This coin made its way back to the region and found itself on a shelf in Virginia City where it’s silver was mined from the Comstock Lode and where I was holding it admiring everything about it. I looked for signs of its authenticity. The shop owner offered his guarantee and a discount because they were going into their low season without many visitors.
Summer is the busy time in Virginia City he shared and told us how busy the boardwalk gets and that many visitors want their own Carson City Morgan silver dollar. That dress at the Silver Queen sold me!
I happily purchased my first old coin that will offer a memory of our trip to Virginia City for our lifetimes. I’m just thinking now I should have purchased two because I’m sure both of my children will want the coin for memories sake.
My daughter enjoying the boardwalk.
She’s holding a donkey finger puppet of course.
I don’t know where that coin traveled or whose pocket it may have jingled in before it became a collectors piece but the coin has a story now and an owner to tell it.
Funny what you’ll find on an adventure with no particular plans, that turned into a quest then turned into a piece of living history. The mule, the boardwalk, the dress the saloons, the chapel and the Morgan silver dollar.
The wavy boardwalk.
Virginia City, Nevada should be on everyone’s list of places to visit any time of the year. It was fascinating. We even finished up at St. Mary’s in the Mountains which was rebuilt after a fire swept the town a few years before my silver dollar was minted. We lit a candle.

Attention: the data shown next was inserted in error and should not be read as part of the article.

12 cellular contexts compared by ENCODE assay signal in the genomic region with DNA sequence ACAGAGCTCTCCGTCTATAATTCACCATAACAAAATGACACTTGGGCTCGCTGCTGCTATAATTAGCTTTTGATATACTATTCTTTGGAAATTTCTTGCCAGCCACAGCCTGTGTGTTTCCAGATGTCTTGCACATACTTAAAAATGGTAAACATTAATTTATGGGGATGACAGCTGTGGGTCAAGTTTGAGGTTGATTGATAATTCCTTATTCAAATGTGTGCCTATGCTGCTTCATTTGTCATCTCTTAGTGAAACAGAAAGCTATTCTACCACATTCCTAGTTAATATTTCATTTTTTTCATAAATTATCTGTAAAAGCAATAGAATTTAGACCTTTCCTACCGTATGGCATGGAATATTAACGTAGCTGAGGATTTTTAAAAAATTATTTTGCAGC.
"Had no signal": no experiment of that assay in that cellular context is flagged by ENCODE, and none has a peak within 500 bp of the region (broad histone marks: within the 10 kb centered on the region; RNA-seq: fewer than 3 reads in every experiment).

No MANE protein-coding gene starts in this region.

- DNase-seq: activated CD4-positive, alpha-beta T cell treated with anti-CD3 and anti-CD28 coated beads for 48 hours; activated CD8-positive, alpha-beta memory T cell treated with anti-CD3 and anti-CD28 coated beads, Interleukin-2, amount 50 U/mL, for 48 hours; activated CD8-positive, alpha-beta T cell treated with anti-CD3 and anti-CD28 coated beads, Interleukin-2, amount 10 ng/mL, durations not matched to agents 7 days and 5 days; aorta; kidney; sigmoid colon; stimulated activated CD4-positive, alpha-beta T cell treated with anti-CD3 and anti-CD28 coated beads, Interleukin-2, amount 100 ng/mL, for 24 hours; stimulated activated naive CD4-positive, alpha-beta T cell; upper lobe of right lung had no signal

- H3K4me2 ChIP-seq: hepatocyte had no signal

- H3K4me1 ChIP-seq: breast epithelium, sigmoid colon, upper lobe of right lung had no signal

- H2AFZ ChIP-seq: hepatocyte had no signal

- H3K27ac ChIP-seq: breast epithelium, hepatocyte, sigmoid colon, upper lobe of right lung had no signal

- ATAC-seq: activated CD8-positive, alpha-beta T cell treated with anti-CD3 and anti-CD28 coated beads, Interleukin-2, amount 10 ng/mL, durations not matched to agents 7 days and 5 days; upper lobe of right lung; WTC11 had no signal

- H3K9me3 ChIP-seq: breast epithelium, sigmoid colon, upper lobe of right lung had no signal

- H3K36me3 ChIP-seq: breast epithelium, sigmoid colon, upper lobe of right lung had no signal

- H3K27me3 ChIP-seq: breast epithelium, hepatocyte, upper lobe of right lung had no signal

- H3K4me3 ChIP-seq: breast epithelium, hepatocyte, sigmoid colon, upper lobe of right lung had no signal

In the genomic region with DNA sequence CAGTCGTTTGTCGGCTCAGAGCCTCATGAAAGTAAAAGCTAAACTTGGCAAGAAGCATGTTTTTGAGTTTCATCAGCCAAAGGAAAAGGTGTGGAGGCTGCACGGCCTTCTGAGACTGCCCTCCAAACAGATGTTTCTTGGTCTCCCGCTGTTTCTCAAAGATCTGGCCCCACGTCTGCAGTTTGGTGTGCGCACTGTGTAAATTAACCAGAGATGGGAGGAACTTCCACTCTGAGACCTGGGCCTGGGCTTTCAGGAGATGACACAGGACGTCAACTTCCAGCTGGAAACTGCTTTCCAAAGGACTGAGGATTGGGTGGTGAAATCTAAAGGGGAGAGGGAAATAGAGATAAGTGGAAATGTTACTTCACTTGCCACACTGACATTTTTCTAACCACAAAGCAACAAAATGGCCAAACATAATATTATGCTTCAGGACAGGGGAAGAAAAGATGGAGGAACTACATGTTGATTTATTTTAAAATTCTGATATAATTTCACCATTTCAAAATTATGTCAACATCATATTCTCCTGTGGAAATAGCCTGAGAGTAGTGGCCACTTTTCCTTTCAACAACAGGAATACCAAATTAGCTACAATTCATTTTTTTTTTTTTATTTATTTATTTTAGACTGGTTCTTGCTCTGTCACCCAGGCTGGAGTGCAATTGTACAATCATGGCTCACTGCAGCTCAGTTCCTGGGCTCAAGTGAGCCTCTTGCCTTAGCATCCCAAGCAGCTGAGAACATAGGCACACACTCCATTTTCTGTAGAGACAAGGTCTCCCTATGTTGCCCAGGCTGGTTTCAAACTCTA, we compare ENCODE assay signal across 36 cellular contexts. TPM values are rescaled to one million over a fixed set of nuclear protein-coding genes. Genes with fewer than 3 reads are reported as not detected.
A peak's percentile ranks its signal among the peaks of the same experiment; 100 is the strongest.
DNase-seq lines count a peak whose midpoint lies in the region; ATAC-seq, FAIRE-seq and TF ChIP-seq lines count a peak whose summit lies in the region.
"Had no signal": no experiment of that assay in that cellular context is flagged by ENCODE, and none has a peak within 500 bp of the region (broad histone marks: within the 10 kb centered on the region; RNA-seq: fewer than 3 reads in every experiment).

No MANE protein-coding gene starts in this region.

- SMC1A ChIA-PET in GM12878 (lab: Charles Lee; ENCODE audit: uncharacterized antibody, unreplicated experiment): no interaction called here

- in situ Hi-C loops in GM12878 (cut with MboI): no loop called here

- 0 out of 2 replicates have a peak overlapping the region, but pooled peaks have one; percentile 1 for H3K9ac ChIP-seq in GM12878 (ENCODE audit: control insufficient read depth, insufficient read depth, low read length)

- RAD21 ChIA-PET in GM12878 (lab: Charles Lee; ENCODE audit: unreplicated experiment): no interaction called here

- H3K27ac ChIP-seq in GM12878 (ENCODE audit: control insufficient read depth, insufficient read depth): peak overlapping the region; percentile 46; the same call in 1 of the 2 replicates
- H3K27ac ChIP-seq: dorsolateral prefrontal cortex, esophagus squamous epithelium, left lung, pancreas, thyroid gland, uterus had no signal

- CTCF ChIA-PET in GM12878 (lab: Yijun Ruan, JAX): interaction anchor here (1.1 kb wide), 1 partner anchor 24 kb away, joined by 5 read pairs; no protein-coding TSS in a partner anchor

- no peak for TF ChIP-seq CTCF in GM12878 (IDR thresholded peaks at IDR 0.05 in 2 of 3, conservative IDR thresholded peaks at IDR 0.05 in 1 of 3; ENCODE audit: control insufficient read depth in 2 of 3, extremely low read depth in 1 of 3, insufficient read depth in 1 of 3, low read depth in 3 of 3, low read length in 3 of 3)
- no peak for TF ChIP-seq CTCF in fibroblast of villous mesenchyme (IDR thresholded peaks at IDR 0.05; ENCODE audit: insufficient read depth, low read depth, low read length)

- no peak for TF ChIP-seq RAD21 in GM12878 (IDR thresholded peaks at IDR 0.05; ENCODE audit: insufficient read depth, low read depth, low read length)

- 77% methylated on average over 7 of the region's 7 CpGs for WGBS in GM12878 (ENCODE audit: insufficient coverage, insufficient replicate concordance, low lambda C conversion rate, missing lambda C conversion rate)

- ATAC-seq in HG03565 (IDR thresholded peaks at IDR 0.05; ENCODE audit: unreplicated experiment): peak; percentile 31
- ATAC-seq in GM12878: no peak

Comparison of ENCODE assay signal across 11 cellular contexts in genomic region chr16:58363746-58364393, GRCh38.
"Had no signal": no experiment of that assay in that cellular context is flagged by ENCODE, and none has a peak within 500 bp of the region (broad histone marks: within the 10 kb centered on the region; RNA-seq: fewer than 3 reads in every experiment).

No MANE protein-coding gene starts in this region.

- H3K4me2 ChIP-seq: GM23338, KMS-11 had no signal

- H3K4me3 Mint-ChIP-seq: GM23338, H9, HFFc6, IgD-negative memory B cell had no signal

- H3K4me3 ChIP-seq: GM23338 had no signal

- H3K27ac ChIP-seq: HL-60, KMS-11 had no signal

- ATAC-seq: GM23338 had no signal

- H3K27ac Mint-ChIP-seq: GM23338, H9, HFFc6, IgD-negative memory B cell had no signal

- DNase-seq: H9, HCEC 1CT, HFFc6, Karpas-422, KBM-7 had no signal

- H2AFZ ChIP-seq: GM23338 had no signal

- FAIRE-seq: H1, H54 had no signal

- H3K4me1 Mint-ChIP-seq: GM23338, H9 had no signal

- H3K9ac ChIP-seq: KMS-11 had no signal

If you’re visiting Lake Tahoe take a drive to Virginia City, Nevada and take a walk down the boardwalk and see what you find.
There are those days that nothing seems to go right and you’re chasing down a hopeless battle. We all have them. Those days can start to suck the life-force from your soul… like in the movie ‘Cocoon’ when all the retirees jumped into the pool and sucked the life-force from the aliens in the cocoons. Life-draining moments live within us all.
Photo from the movie ‘Cocoon ‘.
Did you know the movie reference?
Thursday was Thanksgiving and it was a busy day traveling out to Lake Tahoe for a celebration of thanks, a celebration of life for my sons’ eleventh birthday and a celebration of life’s memory for my husband who passed away after a three-year cancer battle one year ago. What a combination of celebrations.